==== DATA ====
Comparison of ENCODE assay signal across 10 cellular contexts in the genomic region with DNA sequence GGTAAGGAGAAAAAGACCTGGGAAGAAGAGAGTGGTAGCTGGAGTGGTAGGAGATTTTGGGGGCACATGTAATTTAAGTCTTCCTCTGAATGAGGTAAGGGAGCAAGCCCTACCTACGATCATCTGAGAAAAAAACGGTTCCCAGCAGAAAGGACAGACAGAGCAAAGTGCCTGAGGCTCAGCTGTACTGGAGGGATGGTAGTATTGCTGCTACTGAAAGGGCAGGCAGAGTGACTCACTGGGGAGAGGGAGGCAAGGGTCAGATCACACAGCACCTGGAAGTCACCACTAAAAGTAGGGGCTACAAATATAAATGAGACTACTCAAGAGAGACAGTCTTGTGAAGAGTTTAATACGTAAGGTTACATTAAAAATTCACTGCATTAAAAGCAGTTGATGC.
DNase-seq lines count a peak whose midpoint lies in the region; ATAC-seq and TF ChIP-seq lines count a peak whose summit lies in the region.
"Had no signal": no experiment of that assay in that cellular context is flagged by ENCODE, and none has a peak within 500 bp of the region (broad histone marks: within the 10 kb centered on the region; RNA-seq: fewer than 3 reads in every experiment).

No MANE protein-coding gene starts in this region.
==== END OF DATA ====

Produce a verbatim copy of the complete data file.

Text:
Comparison of ENCODE assay signal across 10 cellular contexts in the genomic region with DNA sequence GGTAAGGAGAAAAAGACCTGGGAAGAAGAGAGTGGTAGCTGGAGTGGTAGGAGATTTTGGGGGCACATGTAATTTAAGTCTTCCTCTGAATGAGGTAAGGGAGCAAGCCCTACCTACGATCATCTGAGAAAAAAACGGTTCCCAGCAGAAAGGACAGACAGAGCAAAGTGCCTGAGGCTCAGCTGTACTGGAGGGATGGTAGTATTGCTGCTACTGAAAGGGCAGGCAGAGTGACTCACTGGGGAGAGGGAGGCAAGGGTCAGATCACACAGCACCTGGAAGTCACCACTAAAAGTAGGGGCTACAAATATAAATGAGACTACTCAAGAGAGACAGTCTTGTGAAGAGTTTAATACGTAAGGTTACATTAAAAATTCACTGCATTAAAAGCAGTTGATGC.
DNase-seq lines count a peak whose midpoint lies in the region; ATAC-seq and TF ChIP-seq lines count a peak whose summit lies in the region.
"Had no signal": no experiment of that assay in that cellular context is flagged by ENCODE, and none has a peak within 500 bp of the region (broad histone marks: within the 10 kb centered on the region; RNA-seq: fewer than 3 reads in every experiment).

No MANE protein-coding gene starts in this region.